What's new
What's new

Newbie - grinding carbide on surface grinder?

richard newman

Titanium
Joined
Jul 28, 2006
Location
rochester, ny
I'm going to make some carbide blade guides for a band re-saw. Intending to braze carbide blanks to steel, then true up on the surface grinder, hopefully just a dusting. Have Boyar Schultz 612, no coolant.

What type of diamond wheel should I use?

Can I use it dry or do i need a mister?

Suggested depth of cut, cross feed, speed of traverse?
 
Richard,

I would use a 100 grit wheel, run the table slow, cross feed not a big deal for light dusting. Probably don't need a mister for light dusting but I would recommend a vacuum of some sort to catch the dust as it is pretty hazardous to your health. A hepa vac or vent the vac outside so you don't have to breathe the dust. Good luck.

Big B
 
I don't know what your guides look like but there are a couple of possible problems. If you're brazing carbide to steel you should look into TriMet. You can read about it here.

Brazing Carbide | Lucas-Milhuapt

If you're grinding steel/carbide with a diamond wheel you should first undercut the steel so that a minimum of steel is ground with the diamond wheel.

Gene
 
As to brazing carbide to steel, we did a lot of it and always used silver solder. I'm not sure of the concentration of silver but we never had a problem using it. You do need to grind the black scale off from it to make the silver solder bond. I used a silicon carbide wheel (green wheel) for that.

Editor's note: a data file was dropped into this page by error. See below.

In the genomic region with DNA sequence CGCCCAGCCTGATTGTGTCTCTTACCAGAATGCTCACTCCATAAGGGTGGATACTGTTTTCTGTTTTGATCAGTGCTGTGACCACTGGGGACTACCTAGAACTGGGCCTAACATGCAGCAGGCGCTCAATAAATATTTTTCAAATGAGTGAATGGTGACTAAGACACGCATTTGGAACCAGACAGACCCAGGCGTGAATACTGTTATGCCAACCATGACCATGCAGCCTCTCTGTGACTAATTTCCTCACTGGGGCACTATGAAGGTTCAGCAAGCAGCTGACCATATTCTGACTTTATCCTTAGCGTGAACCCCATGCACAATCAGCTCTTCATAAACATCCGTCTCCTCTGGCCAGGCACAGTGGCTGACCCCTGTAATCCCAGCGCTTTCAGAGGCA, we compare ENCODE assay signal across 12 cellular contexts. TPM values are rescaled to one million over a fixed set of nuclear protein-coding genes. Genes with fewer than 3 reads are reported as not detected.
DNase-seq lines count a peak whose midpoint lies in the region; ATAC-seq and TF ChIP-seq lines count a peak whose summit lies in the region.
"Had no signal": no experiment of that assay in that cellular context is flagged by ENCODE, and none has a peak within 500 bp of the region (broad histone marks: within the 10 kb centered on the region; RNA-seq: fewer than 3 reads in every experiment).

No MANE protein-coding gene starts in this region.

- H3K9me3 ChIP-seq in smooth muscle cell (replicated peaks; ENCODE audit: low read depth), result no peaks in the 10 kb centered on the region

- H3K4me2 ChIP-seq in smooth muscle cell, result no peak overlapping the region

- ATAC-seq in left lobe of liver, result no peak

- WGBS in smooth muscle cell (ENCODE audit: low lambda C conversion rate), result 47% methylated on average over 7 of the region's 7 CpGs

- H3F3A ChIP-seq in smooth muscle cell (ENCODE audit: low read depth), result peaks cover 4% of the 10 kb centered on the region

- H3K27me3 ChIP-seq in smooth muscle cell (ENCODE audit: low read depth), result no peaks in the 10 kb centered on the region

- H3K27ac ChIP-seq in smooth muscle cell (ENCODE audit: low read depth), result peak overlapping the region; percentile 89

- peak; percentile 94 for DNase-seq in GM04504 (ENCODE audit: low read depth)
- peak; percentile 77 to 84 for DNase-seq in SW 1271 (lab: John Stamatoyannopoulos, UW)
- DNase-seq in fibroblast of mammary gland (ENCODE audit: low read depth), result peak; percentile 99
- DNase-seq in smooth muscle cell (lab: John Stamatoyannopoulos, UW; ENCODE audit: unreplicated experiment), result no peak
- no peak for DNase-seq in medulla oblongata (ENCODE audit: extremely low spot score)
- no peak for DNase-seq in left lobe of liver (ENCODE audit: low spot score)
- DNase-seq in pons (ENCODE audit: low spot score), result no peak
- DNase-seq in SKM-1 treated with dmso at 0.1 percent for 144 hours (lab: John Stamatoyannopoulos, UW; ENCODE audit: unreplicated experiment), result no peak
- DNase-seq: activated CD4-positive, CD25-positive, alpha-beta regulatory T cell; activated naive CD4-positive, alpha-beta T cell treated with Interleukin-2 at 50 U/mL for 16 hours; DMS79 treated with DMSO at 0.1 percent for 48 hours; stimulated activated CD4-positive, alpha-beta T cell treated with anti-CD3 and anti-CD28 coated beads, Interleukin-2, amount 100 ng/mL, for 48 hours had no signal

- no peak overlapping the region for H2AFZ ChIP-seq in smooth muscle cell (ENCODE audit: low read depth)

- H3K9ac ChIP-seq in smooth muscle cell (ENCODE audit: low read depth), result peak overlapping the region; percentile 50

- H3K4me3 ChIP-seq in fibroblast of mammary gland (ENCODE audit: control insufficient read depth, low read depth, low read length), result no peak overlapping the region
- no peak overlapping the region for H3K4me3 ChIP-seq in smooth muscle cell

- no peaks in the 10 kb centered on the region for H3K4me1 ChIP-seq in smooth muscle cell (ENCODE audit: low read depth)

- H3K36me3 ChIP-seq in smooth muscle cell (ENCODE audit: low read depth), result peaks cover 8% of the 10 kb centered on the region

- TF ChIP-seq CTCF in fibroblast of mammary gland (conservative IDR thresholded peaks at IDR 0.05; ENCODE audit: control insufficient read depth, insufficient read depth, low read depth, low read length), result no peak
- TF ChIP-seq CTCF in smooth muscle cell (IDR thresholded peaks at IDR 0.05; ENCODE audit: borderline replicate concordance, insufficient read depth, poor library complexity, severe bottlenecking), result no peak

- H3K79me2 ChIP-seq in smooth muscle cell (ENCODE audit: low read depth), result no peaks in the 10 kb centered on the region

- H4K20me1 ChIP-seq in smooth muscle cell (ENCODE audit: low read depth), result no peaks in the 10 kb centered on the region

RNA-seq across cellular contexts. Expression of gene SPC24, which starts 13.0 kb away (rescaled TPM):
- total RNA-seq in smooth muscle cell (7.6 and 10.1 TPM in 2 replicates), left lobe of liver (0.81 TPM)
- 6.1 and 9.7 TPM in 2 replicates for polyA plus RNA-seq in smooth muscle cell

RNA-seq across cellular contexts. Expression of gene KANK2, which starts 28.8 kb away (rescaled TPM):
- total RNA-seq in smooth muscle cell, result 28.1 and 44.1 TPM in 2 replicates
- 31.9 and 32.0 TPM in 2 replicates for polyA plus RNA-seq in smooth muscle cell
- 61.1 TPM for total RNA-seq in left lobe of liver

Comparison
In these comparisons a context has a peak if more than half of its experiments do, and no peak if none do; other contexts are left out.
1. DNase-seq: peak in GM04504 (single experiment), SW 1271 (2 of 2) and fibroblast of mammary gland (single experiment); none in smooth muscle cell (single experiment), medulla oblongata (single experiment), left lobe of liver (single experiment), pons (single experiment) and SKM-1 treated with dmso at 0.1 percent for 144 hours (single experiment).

Big B
 
carbide grinding suggestions

Since it sounds like you are doing only a few pieces, a 1/4" wide wheel should be sufficient. Resin bond and 75% concentration for cooler grinding and gentler on the carbide. 100 grit will get you below 32 microinch, 220 grit below 16 microinch. Avoid grinding the steel if at all possible--the diamond dissolves in the steel thus dulling very quickly. Heat is your enemy therefore light passes and fast traverse. Without coolant, try .0002 to .0004 inch per pass at 3 to 6 inch per second. Infeed on the upstroke, sparkout on the return stroke.

True the wheel with a brake dresser. If you don't have one, indicate the wheel so it runs within .001". Get an aluminum oxide dressing stick, 60 or 80 grit for a 100 grit wheel , 120 grit for a 220 grit wheel. When the wheel gets dull (the carbide gets hot) force the dressing stick into the face of the wheel. Don't be bashful, the idea is to remove bond and expose fresh diamond.

The tangential grinding forces will be high. Make sure your workpieces are adequately blocked in!
 
<>If you don't have one, indicate the wheel so it runs within .001". <>